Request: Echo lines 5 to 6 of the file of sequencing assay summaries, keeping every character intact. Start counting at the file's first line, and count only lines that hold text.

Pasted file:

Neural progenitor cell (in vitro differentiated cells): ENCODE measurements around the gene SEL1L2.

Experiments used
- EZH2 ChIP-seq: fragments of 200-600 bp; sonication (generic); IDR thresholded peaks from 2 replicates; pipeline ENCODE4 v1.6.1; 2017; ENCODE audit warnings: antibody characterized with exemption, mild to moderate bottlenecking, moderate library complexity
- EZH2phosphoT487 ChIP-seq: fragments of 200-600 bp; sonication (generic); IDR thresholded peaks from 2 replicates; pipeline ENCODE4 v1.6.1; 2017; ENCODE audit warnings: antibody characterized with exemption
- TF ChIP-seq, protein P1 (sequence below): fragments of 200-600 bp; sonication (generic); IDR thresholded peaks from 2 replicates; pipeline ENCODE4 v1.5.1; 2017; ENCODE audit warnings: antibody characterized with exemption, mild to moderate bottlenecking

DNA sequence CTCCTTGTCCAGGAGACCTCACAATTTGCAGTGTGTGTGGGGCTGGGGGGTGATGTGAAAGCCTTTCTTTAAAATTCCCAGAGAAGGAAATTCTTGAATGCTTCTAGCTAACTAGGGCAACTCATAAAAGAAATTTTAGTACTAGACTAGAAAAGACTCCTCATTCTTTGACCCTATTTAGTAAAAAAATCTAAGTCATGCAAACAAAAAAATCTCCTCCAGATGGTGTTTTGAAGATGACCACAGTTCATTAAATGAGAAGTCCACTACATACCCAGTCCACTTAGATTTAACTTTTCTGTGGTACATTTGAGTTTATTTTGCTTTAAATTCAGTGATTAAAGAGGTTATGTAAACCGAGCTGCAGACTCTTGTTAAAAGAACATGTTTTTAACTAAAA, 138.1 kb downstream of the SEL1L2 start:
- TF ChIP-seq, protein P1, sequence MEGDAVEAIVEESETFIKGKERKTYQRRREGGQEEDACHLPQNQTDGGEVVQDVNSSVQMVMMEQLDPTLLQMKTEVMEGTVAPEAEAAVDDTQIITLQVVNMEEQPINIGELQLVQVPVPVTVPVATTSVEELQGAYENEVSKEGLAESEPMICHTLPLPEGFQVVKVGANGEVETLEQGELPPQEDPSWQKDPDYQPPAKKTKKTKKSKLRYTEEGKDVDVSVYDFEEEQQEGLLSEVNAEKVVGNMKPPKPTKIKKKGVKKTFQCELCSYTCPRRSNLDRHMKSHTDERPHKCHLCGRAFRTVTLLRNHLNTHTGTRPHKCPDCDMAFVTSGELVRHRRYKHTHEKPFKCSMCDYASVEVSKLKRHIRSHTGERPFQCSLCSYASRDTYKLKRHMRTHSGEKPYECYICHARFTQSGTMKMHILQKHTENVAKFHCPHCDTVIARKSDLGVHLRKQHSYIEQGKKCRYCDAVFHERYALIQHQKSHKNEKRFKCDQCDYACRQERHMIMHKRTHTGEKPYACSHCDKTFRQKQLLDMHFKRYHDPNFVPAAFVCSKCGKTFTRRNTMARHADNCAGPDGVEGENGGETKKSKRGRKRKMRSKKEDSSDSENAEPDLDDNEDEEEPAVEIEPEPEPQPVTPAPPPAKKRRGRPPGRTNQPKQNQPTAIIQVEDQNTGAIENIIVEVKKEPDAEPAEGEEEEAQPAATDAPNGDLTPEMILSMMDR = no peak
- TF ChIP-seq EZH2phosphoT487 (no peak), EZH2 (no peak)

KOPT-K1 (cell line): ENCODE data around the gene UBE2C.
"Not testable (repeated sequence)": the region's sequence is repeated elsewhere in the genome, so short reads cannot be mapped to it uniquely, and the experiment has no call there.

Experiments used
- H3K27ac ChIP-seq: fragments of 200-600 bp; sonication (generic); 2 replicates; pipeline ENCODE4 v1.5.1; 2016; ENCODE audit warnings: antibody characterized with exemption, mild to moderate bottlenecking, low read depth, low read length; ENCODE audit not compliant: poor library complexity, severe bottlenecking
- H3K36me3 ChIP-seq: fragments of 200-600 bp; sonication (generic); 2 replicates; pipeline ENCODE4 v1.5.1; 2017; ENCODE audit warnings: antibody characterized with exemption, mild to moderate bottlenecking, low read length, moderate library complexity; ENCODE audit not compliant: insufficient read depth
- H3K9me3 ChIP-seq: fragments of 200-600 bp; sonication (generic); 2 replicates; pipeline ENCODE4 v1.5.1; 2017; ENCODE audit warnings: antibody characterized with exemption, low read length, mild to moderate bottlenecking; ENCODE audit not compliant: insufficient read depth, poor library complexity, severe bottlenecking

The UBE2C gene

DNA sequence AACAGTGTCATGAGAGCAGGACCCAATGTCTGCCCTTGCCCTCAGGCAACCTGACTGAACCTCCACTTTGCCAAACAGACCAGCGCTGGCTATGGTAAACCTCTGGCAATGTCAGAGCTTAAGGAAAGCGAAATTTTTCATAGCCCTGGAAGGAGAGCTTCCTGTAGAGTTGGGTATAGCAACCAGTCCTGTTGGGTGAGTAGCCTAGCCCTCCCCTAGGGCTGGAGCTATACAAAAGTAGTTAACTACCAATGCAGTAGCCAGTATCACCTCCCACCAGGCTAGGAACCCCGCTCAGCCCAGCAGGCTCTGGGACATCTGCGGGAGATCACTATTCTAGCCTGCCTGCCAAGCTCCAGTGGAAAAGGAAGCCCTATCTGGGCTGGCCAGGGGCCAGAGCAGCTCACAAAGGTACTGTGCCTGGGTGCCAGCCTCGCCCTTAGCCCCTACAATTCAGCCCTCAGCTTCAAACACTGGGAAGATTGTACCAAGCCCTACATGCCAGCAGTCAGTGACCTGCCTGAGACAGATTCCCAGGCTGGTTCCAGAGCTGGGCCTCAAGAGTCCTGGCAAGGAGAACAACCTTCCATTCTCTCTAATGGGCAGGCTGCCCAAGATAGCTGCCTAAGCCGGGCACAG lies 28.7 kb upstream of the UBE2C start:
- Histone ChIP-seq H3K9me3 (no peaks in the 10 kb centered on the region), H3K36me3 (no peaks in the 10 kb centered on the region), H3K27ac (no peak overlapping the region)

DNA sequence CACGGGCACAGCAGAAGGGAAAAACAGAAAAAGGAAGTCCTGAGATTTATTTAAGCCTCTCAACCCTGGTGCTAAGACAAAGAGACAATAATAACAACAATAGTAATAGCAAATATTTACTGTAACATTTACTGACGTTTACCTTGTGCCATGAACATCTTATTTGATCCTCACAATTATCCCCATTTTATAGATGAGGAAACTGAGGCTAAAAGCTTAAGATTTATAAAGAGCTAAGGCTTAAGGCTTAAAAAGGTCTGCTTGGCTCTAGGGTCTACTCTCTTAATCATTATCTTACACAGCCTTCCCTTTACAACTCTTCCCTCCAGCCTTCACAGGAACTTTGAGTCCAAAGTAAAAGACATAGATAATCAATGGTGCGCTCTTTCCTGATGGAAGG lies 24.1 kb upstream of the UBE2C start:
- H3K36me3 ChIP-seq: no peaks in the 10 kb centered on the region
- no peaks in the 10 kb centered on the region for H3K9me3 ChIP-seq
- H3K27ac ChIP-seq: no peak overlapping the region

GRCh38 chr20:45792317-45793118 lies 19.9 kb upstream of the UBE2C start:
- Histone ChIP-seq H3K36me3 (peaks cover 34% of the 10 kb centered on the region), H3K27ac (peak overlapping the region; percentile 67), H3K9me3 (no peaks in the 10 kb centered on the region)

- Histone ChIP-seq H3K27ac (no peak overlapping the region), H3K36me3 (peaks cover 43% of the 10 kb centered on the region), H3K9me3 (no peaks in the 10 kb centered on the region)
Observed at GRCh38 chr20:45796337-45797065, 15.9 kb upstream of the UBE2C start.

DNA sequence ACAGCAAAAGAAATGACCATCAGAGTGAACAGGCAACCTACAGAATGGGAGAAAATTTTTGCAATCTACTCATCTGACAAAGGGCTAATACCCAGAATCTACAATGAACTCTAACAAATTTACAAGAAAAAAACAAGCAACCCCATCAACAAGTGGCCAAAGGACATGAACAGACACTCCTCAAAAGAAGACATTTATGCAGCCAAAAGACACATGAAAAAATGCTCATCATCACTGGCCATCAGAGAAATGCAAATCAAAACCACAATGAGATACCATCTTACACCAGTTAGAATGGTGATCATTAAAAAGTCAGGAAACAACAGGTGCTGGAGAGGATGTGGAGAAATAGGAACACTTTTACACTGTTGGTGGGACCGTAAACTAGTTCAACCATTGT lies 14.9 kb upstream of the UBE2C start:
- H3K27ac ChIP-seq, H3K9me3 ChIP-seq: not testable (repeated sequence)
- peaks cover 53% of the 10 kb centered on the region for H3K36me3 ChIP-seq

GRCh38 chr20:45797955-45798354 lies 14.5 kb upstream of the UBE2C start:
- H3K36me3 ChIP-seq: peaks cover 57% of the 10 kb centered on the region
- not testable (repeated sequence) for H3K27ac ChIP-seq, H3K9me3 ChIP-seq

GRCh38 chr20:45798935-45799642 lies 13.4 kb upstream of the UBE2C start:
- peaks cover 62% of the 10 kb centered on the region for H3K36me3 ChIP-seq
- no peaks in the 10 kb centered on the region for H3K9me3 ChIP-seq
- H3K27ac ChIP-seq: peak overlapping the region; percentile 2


- TF ChIP-seq, protein P1 (sequence below): fragments of 200-600 bp; sonication (generic); IDR thresholded peaks from 2 replicates; pipeline ENCODE4 v1.5.1; 2017; ENCODE audit warnings: antibody characterized with exemption, mild to moderate bottlenecking

DNA sequence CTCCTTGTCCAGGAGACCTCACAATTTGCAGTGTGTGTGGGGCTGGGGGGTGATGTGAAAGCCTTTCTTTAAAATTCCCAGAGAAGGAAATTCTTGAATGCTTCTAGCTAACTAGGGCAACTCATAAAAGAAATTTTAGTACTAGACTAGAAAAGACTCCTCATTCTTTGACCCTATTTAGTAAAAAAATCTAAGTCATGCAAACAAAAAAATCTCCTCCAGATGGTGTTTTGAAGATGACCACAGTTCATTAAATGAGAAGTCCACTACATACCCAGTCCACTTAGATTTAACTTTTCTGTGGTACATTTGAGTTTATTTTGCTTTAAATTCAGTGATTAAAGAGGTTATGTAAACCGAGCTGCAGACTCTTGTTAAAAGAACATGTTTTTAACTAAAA, 138.1 kb downstream of the SEL1L2 start: